It’s been a while. The first unit of Virk I has been finally finished (more than a month ago, indeed). There’s a fourth working axis now and I’ve polished my modified Marlin version. Currently, I’m working on a simple python program to implement some simple tasks using OpenCV. Here’s the video.
The python software runs on a computer with a webcam, and the perspective transform is used to convert camera coordinates to robot coordinates. This implies a previous calibration process using four points. Eventually all this stuff could be, as far as I know, run on a RPI, thus avoding a full computer on the chain.
I’ve been decided to postpone the Open Hardware thing, as there’s really no interest, probably because the trend today is to 3D print arms, and milling is too overkill for most people.
So what’s next? I’m not sure. Maybe I’ll finish the other units and just try to sell them. Or I could make something else with all those robots. To be honest I will love to open a place with robots and cnc machines, where people can interact with robots and see cnc machines in action. A place to learn and have fun. Or maybe I will start to make and sell just some simple crafts. Who knows.
Currently, I’m competing on several local entrepreneurship contests, searching for a business plan, talking with people to get feedback, etc. In a few words, I’m going outside the shop, into the real world. Any ideas about my new direction now?
Here I disclose my experience using Marlin for my scara robot. I’ve had published the code here:
Please be aware I don’t intent to release a new Marlin “scara” version; this code is just for Virk I. However, maybe it could be useful for someone else.
Current status of scara support
After googling a lot and testing several Marlin versions, I concluded that the “newest” Marlin version with working scara support is 1.0.2. Maybe I missed something, but it’s known that scara support is broken on last versions.
So basically you can use 1.0.2 for a parallel scara 3D printer without modifications. However, Virk isn’t a printer and required some changes.
Changes for Virk
Most of hard work was already done; all I did was some small modifications. Main changes were:
Homing setup: I’ve had added minimal and maximal angle for rotary joints, and target angles for homing position.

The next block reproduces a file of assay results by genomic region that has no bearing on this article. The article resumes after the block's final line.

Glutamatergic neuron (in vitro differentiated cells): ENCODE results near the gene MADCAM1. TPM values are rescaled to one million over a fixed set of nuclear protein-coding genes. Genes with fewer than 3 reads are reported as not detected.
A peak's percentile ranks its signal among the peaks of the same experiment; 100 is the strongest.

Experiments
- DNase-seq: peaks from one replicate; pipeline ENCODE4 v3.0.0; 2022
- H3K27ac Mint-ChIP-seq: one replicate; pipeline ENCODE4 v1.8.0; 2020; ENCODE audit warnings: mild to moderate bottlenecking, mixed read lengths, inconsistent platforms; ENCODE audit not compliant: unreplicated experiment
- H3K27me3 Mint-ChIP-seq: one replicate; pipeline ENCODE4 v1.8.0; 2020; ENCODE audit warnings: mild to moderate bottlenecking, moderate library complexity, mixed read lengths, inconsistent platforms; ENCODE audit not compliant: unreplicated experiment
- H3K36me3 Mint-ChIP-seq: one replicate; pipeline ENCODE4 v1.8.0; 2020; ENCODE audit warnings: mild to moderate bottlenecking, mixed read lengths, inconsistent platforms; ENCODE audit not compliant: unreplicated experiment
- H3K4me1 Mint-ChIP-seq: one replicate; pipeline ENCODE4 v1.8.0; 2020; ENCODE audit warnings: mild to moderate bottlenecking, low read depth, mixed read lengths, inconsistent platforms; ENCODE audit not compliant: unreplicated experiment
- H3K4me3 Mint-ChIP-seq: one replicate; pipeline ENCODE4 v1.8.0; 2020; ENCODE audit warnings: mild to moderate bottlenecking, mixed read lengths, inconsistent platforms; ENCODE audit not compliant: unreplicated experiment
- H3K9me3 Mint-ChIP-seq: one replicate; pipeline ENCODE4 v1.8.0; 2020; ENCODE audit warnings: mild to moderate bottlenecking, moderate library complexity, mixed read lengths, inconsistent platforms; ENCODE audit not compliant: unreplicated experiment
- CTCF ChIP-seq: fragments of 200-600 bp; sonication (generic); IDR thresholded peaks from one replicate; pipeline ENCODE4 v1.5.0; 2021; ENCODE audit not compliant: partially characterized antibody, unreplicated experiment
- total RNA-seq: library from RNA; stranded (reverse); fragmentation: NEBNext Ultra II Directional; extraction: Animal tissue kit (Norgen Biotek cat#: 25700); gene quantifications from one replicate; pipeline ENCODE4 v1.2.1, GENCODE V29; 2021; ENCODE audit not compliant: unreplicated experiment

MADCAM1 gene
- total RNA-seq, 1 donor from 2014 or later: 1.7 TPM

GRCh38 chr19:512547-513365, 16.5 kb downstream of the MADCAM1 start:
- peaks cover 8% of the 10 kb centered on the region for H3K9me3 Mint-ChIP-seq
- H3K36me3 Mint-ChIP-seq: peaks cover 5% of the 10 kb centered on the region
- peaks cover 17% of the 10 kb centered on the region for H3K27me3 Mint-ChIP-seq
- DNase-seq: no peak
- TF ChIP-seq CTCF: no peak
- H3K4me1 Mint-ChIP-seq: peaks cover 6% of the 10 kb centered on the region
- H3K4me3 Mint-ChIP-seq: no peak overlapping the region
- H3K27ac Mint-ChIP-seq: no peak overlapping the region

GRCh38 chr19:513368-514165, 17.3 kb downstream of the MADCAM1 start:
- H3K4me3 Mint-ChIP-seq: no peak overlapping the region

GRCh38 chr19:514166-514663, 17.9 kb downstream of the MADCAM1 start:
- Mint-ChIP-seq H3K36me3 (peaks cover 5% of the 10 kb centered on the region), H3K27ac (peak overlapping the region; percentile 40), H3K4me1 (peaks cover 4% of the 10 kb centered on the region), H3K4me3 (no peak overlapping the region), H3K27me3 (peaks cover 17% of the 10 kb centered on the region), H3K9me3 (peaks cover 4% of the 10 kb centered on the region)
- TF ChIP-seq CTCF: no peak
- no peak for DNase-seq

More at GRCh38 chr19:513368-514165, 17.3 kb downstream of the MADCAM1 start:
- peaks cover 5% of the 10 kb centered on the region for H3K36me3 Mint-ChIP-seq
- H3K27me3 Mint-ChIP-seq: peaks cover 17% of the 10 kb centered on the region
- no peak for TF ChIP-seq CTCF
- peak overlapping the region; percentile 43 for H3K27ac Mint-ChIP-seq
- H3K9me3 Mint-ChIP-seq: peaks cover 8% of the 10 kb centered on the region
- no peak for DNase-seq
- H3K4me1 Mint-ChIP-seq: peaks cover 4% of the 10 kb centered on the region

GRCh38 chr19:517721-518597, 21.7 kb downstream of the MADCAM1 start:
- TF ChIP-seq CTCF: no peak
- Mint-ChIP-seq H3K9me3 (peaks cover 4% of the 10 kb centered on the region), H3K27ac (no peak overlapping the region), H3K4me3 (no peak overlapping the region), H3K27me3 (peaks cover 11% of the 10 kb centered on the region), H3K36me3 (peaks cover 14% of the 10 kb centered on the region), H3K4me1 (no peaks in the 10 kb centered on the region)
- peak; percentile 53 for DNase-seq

M667 / M668: By default, the scara mode is “left” (like a right human arm), but you can change to “right” arm using M668, and go back to left using M669. I’m aware a smarter approach would be a nice addon, but this works now.
M669: this is a gripper mcode M669 S<servo_pos> P<active_time>. P is optional; default <active_time> is 500. I guess I will change this to receive the size of the target object, instead of the servo position. As I said before, a SFR sensor would be a better way, but it’s out of the scope by now.
checkScaraDestinationAngles() check the angles never go outside range.
trimCartesianDestination() trims movements outside reachable area; the arm go as close as it can.
Forward and inverse kinematic transform: my robot wasn’t a parallel scara, so calculate_SCARA_forward_Transform() and calculate_delta() were changed for “standard” scara (every motor coupled, independently, to its link).
Servo disable: a servo is disabled when -1 is passed as parameter. This was required for M669.
Please note I’ve not included standard configuration like lenght of scara links or motor setup, as those are just setup and not my changes.
It’s better to start testing Marlin into non-scara mode. A positive move should result into a counter-clockwise move, in the X (shoulder) and in the Y axis (elbow). Homing should also work if properly configured. Please dont use jog controls to test here; just use M114 to see current pos, issue a G0 to move some axis, and check again with M114. Then, you can enable scara mode.
Finding the right jerk parameters it’s just a trial/error process. Please note my Z axis, unlike rotary joints, is rigid, hence the z jerk for Virk should be lower (actually 0), otherwise it could miss steps . High jerk values on X and Y seems to help reach higher speeds.
My coordinated system: 0, 0 at the robot center, Y towards front, X towards robot right.
If you have different motor configuration I can consider to add as an option, if doesn’t involve to much time and its a generic, non specific case.
A note about Wangsamas
Wangsamas firmware, Repetier based, has very nice features, and in some of my tests it seemed to outperform Marlin. However, I wasn’t able to solve some issues, so at this moment I will stay with Marlin.
I guess the best open software for controlling a cnc robot is, actually, linuxcnc. However, Marlin is a great starting point … why kill the ant with a tank. Smoothieware … who knows. Machinekit … looks cool.
And now the most importat question… ¿should I add a 4th axis? (gripper rotation) ¿what do you think?
Gripper is almost finished. Making a gripper around a rc servo seems easy at first, but there’s a pitfall: you should avoid stall (that is, signaling the servo to go to a position where it can’t go). Using a servo with metal gears can provide some protection, but stalling should be avoided anyway. Possible ways to manage this:
Power the servo for just a short time, long enough for the servo to close or open (something like 500ms). The servo will stall, but for just a small amount of time.
Knowing ahead where you should drive you servo depending on the size of the object you wish to grip. Doing this can be a bit tricky, so it could be wise to combine this and previous behavior.
Add a pressure sensor. This will increase complexity, but having feedback could allow to adjust servo signal to set a constant pressure and avoid stall, without shutting down the servo.
Add some kind of spring-tension to fingers. Even more complex, but not a bad idea at all.
Marlin scara support seems to be broken on current versions. The “newest” version I was able to make it work was 1.0.2. After doing some small modifications and adding some simple gcodes, the whole thing seems to work. I could make a post explaning how to setup Marlin for a scara, if there’s someone interested.